An independent audit of the school district's procurement procedures completed in February revealed misuse of school district credit cards, including questionable purchases of food, 25 transactions that exceeded the district's single transaction limit of $500 and two purchases deemed personal expenses. Williams, according to The Colletonian, admitted to using a district credit card for personal expenses but that she reimbursed the district for those charges.
Other concerns included: the hiring of a convicted felon in a nonteaching role and Williams' failure to inform the board of a teacher's alleged sexual relationship with a student and a related criminal investigation.
The State Law Enforcement Division has four active investigations underway involving the Colleton County School District.
Thom Berry, a spokesman for the agency, confirmed the probes but would not divulge the nature of those investigations or which agency had requested SLED to take a look. No charges have been filed.
The Colleton County School District includes 7 elementary schools, 1 middle school, 1 high school and 1 career technology center, according to the county's website. The district serves about 6,000 students.
Campsen, R-Isle of Palms, said it seems more than a coincidence that several of the school board members who voted to remove Williams are affected by the election district changes.
"Three of the four are in jeopardy so that does not look good," Campsen said. "That appears to be some form of retribution for making a courageous decision."
One day after filing to repeal Pinckney's bill, Campsen also filed a bill with his own plan for redrawing the Colleton school board election districts that does not move any school board members to other districts.
Attorney John Hetrick, a member of the Colleton Business Alliance, said he and others in the county are concerned that Pinckney's redistricting bill was fast-tracked through the Legislature without any input from the community affected by it.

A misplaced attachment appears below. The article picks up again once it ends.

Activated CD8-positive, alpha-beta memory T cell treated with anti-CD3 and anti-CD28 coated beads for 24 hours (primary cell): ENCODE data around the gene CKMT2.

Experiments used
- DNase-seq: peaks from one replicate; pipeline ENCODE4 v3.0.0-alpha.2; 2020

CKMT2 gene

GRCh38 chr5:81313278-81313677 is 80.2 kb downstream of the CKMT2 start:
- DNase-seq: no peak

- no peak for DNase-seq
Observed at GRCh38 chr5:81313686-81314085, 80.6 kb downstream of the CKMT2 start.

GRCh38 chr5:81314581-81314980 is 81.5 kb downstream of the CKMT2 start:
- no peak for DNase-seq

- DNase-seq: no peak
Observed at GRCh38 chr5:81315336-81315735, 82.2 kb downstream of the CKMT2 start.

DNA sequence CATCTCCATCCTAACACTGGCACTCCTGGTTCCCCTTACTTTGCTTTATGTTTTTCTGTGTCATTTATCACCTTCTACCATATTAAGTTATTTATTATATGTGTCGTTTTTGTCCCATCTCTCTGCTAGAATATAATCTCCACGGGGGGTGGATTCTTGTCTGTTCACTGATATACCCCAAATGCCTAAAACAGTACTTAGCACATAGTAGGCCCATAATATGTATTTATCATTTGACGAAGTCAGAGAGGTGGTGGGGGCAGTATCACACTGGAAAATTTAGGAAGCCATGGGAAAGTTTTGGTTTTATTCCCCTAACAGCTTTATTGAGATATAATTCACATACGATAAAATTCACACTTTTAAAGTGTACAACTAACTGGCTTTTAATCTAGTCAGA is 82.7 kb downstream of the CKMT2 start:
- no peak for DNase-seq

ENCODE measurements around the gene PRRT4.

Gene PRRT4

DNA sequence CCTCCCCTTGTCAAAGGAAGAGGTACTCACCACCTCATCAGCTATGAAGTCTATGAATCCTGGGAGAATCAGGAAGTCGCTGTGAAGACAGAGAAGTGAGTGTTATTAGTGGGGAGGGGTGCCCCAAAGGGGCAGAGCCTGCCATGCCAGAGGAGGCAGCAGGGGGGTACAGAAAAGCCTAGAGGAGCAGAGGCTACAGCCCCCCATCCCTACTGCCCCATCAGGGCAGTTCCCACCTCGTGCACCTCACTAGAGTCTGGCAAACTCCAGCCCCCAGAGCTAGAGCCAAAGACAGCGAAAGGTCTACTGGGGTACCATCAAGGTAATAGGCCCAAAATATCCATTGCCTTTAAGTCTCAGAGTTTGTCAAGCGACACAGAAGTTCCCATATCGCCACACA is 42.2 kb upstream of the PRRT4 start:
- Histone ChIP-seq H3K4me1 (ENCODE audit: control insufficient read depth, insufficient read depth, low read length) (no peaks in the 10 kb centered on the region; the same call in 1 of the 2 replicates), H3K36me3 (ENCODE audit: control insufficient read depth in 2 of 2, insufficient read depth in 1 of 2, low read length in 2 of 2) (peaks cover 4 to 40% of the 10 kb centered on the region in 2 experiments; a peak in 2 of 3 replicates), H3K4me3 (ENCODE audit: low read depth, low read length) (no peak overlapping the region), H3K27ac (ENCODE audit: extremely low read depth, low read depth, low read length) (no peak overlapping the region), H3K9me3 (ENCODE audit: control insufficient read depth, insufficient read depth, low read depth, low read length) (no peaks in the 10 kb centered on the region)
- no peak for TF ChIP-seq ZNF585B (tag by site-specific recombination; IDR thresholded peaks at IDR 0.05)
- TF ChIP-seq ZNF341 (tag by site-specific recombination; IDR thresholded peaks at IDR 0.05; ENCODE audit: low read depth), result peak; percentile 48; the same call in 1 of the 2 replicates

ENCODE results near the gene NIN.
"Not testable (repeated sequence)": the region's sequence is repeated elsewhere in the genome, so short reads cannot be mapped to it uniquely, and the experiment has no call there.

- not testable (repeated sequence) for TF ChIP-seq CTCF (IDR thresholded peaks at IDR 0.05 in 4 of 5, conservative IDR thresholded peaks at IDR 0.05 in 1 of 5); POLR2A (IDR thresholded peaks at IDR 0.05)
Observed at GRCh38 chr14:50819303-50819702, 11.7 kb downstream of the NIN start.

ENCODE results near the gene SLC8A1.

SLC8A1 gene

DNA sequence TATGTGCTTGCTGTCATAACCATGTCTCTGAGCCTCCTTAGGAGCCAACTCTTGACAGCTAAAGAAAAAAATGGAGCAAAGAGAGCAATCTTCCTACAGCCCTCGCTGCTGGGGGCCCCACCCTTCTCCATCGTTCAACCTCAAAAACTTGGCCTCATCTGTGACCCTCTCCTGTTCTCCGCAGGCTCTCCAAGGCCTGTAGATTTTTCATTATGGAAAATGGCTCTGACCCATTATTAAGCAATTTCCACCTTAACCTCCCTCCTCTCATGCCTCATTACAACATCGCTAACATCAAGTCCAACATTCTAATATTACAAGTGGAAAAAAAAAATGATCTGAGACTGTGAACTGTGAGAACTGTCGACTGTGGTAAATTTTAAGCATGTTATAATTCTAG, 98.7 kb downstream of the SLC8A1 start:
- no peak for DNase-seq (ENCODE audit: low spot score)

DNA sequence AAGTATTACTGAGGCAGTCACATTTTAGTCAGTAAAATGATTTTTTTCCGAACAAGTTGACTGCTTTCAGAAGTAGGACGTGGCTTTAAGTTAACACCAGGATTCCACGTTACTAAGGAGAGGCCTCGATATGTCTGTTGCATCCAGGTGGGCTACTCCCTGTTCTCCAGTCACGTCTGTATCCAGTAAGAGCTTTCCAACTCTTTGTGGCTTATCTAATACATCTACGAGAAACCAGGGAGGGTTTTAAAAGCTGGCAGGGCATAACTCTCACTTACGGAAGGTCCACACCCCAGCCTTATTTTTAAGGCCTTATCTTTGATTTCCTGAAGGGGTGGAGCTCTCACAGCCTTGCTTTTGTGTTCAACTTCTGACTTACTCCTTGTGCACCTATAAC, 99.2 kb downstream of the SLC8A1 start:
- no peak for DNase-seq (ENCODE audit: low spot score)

"Whenever districts are drawn or redrawn in a county, there ought to be some public input, and there was no public input in respect to redrawing these school district lines," Hetrick said. "I certainly think it would be unfortunate if that has been done from a retribution standpoint, and I hope that is not the case."
The swift and somewhat secret passage of the changes also is an issue for Campsen.
"It's the most untransparent thing I've ever seen happen in my years in the Senate," he said.
Typically when election districts are changed, new maps are drafted and the public is invited to view the changes and give comment, Campsen said. In this case, he said, there was "zero" public input.
Bowman and Pournelle were among the school board members taken by surprise by Pinckney's bill.
"Why it was done, in my opinion, was confusing," Bowman said. "The lines were nowhere near my house."
Bowman declined to speculate whether the changes could be retribution but the changes did raise Pournelle's suspicions.
"It's strange, especially that the ones that voted to remove (Williams) with the exception of one board member have been redistricted," said Pournelle, who has represented the same district on the school board for 30 years.
Regardless of intent, Bowman fears that upheaval of the school board amid such uncertainty for the district could be detrimental to the community, noting that a total of five board members could be up for re-election if the new district lines stand.
"Having five board seats up for re-election - that in of itself can shake the foundation of any school district, especially a school system that is in the condition that we're in now," he said.
The practical implications of the changes are still unclear. Bert Duffie, general counsel for the Colleton County School Board, said he's researching whether a special election must be held in November or whether Bowman and Pournelle will be able to serve out their terms. Neither Bowman nor Pournelle were up for re-election until 2016. Three other school board members, including Haase, are normally scheduled for re-election in November.
Duffie said he's unsure of what the normal procedure would be for redrawing school board election districts. He didn't represent the school board when the election districts were last changed.
Time is of the essence if Campsen hopes to thwart the changes with his own legislation. One of the measures must pass before the General Assembly concludes its session June 5.
Pournelle is worried about whether there's enough time for either of Campsen's measures to make it into law, but given that Pinckney's bill made it through in nine days, he's hopeful.
"It didn't take long for the other one to get passed," he said.
Glenn Smith and Jeremy Borden contributed to this report. Reach Amanda Kerr at 937-5546.